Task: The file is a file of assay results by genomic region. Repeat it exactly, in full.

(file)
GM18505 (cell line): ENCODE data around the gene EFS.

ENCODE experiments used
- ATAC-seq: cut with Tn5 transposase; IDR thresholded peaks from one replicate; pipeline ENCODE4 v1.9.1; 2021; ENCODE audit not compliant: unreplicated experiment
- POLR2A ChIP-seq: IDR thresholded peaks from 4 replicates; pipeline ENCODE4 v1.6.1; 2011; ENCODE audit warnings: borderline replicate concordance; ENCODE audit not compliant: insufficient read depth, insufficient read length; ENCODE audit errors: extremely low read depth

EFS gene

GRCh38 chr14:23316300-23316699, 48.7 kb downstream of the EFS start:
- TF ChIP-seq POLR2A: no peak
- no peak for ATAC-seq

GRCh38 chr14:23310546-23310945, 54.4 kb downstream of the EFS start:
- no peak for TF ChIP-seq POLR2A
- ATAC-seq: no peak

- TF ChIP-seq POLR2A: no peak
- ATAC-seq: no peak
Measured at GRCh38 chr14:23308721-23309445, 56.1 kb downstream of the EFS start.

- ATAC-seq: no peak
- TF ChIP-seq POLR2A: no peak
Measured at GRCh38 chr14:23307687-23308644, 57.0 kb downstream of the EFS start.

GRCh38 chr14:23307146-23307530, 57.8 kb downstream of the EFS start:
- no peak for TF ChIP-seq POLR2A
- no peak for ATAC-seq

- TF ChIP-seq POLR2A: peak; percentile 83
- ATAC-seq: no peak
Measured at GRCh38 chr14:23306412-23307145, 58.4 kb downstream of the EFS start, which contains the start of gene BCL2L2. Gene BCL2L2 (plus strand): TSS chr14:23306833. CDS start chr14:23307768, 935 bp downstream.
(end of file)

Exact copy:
GM18505 (cell line): ENCODE data around the gene EFS.

ENCODE experiments used
- ATAC-seq: cut with Tn5 transposase; IDR thresholded peaks from one replicate; pipeline ENCODE4 v1.9.1; 2021; ENCODE audit not compliant: unreplicated experiment
- POLR2A ChIP-seq: IDR thresholded peaks from 4 replicates; pipeline ENCODE4 v1.6.1; 2011; ENCODE audit warnings: borderline replicate concordance; ENCODE audit not compliant: insufficient read depth, insufficient read length; ENCODE audit errors: extremely low read depth

EFS gene

GRCh38 chr14:23316300-23316699, 48.7 kb downstream of the EFS start:
- TF ChIP-seq POLR2A: no peak
- no peak for ATAC-seq

GRCh38 chr14:23310546-23310945, 54.4 kb downstream of the EFS start:
- no peak for TF ChIP-seq POLR2A
- ATAC-seq: no peak

- TF ChIP-seq POLR2A: no peak
- ATAC-seq: no peak
Measured at GRCh38 chr14:23308721-23309445, 56.1 kb downstream of the EFS start.

- ATAC-seq: no peak
- TF ChIP-seq POLR2A: no peak
Measured at GRCh38 chr14:23307687-23308644, 57.0 kb downstream of the EFS start.

GRCh38 chr14:23307146-23307530, 57.8 kb downstream of the EFS start:
- no peak for TF ChIP-seq POLR2A
- no peak for ATAC-seq

- TF ChIP-seq POLR2A: peak; percentile 83
- ATAC-seq: no peak
Measured at GRCh38 chr14:23306412-23307145, 58.4 kb downstream of the EFS start, which contains the start of gene BCL2L2. Gene BCL2L2 (plus strand): TSS chr14:23306833. CDS start chr14:23307768, 935 bp downstream.